- 70% of analysts in survey say pairing best in long term
- Polls show no party will get absolute majority in Dec. 20 vote
With Spain heading into its most unpredictable election for a generation on Sunday, economists say the best outcome for investors would be if the governing People’s Party were forced to rely on support from pro-market Ciudadanos.
Thirteen economists in a Bloomberg survey of 20 say this pairing would be most beneficial for the economy in the short term, and that number climbs to 14 when the analysts are asked for their long-term view. Only a few economists saw benefits in other options, according to the survey conducted Dec. 4-10.
“A People’s Party minority is not necessarily the worst outcome, but it is hard to see it being a long-term solution -- Ciudadanos being in power in coalition would be interesting, and probably quite market friendly in theory,” said Alan McQuaid, an economist at Merrion Capital in Dublin. “But in reality we won’t see the party’s true colors until it is in power, and its bite and its bark may be two different animals completely.”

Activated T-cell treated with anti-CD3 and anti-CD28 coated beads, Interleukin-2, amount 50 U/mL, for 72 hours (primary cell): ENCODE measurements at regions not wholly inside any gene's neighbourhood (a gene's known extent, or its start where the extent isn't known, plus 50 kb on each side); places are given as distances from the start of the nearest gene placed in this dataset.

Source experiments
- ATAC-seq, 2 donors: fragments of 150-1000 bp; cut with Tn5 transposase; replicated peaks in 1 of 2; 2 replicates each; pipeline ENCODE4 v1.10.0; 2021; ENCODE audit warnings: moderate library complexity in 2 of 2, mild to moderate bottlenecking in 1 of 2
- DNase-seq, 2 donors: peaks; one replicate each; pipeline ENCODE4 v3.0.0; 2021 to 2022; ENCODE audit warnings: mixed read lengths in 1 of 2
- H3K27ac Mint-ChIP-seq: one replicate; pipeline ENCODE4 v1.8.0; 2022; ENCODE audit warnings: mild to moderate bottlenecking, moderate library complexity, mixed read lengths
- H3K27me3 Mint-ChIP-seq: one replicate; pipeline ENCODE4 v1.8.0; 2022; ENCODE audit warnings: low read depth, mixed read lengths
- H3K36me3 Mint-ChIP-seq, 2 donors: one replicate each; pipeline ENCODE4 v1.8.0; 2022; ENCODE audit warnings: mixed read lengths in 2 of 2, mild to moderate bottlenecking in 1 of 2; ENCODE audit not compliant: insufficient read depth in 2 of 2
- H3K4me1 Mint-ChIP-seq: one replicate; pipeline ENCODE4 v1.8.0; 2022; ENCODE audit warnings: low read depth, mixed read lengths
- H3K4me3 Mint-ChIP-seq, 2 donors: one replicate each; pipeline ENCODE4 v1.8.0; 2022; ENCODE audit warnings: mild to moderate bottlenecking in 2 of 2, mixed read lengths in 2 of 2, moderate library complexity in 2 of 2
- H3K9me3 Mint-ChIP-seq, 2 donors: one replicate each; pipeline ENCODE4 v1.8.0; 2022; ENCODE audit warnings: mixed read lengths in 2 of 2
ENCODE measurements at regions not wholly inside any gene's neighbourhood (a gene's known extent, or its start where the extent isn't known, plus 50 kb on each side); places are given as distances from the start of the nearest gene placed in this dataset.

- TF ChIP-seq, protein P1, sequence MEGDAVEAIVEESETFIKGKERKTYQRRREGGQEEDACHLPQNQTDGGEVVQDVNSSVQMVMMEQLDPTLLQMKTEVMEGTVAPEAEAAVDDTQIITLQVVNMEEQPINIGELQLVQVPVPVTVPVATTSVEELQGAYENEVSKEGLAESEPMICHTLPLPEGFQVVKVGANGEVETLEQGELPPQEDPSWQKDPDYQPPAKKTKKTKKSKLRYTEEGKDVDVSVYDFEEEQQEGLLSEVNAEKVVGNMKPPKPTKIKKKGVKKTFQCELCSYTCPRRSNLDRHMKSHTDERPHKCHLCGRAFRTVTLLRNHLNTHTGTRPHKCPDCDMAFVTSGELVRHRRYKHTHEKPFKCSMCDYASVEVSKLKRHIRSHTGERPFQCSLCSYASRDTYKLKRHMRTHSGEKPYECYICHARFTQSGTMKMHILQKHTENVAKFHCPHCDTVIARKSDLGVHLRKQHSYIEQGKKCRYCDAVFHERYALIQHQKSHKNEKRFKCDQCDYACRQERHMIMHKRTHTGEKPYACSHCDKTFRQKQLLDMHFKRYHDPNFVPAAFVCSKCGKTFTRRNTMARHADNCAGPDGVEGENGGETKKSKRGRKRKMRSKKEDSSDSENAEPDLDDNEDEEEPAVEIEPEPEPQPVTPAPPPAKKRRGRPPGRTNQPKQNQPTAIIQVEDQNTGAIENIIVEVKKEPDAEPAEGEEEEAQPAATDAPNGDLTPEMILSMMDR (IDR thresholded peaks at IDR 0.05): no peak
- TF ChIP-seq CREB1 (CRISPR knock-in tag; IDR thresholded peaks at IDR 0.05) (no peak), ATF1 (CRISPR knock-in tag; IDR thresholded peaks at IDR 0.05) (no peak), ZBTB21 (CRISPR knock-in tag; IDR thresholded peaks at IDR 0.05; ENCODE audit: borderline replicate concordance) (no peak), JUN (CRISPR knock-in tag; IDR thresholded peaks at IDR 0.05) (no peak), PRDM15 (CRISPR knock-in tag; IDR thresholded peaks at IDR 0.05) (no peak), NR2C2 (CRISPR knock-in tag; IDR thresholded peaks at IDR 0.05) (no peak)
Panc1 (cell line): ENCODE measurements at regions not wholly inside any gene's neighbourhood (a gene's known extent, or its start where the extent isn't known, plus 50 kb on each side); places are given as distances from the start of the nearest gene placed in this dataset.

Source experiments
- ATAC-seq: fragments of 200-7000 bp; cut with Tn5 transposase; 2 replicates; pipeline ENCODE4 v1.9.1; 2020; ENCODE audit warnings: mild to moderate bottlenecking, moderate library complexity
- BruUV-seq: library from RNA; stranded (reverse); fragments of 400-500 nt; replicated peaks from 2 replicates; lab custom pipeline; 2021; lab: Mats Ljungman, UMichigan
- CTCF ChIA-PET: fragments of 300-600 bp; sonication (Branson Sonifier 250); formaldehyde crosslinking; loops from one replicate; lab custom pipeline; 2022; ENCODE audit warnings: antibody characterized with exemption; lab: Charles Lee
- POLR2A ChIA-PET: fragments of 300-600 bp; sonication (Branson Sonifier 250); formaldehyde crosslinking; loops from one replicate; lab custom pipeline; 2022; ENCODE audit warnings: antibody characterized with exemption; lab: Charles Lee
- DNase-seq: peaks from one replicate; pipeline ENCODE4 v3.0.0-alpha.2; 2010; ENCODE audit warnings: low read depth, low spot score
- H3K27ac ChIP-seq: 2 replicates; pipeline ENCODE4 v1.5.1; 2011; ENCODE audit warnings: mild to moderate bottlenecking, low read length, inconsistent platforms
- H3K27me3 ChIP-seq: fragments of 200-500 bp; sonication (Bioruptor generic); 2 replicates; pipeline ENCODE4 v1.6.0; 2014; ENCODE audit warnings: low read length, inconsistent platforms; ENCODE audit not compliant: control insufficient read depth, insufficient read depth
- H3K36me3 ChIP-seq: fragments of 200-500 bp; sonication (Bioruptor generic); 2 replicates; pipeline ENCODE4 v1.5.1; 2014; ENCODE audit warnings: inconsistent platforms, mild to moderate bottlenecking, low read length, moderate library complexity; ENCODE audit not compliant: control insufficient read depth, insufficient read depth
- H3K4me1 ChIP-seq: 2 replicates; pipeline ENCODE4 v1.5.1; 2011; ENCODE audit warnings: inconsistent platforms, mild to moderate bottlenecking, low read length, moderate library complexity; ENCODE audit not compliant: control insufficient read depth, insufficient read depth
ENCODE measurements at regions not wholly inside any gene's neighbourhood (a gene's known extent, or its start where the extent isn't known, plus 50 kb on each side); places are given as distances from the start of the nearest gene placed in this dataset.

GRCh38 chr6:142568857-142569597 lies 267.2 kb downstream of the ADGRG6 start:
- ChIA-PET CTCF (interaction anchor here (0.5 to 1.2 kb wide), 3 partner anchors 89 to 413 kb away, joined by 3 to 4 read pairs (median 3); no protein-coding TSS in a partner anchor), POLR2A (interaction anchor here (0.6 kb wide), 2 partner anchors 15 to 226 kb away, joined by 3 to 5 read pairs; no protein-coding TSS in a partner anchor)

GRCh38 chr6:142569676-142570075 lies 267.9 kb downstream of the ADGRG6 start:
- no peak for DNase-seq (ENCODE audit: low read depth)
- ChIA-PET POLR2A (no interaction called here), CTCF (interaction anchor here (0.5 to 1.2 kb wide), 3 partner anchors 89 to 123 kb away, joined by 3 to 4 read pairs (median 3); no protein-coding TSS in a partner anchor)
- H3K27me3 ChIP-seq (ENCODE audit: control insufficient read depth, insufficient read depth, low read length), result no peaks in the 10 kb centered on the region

Prime Minister Mariano Rajoy is seeking to stay in office for a second term as Ciudadanos and Podemos -- which has an anti-austerity stance -- are set to win seats in parliament for the first time. The next government will need to deal with Catalan nationalists agitating for independence, unemployment above 20 percent and a budget that’s been in breach of European deficit rules since 2008.
The average of seven surveys published Dec. 14 -- the last day newspapers are allowed to publish polls under Spain’s electoral law -- showed the PP leading with 27.6 percent of the vote, followed by the Socialists with 20.7 percent. Ciudadanos had 19.1 percent and Podemos was in fourth place with 17.3 percent.